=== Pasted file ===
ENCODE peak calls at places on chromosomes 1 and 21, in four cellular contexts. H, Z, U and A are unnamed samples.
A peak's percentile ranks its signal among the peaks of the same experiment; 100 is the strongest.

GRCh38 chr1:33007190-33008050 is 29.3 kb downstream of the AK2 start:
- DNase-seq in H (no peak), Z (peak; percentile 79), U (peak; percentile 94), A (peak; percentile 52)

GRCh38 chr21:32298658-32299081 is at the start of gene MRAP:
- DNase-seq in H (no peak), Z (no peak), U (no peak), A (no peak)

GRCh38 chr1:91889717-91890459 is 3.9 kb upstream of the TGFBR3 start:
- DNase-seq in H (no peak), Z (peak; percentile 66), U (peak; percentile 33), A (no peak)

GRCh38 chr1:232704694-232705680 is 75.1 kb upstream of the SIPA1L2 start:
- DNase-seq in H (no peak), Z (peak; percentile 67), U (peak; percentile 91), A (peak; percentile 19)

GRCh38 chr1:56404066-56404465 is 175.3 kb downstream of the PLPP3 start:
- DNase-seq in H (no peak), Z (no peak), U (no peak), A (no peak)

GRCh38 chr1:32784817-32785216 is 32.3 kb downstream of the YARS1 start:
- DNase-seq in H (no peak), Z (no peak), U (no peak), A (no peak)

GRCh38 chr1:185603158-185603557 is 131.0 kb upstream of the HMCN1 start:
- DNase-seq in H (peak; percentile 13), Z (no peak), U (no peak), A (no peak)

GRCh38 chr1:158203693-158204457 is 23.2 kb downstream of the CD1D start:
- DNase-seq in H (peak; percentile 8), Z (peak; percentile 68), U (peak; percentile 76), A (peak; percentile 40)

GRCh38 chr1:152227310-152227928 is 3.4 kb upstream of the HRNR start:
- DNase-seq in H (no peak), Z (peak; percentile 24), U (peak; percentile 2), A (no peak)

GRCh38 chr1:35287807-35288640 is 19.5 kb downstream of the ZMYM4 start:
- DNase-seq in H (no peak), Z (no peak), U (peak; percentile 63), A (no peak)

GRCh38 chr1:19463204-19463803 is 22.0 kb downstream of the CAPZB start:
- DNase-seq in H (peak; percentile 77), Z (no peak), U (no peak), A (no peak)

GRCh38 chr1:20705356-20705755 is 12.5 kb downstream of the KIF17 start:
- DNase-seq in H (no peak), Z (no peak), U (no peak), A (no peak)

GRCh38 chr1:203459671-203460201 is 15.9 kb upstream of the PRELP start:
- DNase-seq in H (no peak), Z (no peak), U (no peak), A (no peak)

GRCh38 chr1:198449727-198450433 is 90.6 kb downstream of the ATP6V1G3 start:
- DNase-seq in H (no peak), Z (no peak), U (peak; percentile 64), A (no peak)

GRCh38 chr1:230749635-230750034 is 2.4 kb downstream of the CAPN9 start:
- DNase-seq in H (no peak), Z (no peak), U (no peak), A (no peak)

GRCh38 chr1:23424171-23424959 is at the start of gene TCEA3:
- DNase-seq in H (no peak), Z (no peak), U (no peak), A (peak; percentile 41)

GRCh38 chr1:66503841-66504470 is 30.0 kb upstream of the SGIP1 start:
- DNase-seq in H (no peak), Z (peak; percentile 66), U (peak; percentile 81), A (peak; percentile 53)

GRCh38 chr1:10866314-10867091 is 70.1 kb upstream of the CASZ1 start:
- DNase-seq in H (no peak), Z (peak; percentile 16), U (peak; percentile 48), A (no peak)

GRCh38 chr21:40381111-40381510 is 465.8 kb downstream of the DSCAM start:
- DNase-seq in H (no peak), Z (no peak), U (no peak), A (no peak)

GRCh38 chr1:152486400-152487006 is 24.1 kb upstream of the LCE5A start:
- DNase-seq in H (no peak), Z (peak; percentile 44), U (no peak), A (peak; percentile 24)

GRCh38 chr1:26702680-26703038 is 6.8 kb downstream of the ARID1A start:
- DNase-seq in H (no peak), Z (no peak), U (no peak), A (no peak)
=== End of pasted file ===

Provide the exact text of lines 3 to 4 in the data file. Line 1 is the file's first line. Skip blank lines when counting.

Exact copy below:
GRCh38 chr1:33007190-33008050 is 29.3 kb downstream of the AK2 start:
- DNase-seq in H (no peak), Z (peak; percentile 79), U (peak; percentile 94), A (peak; percentile 52)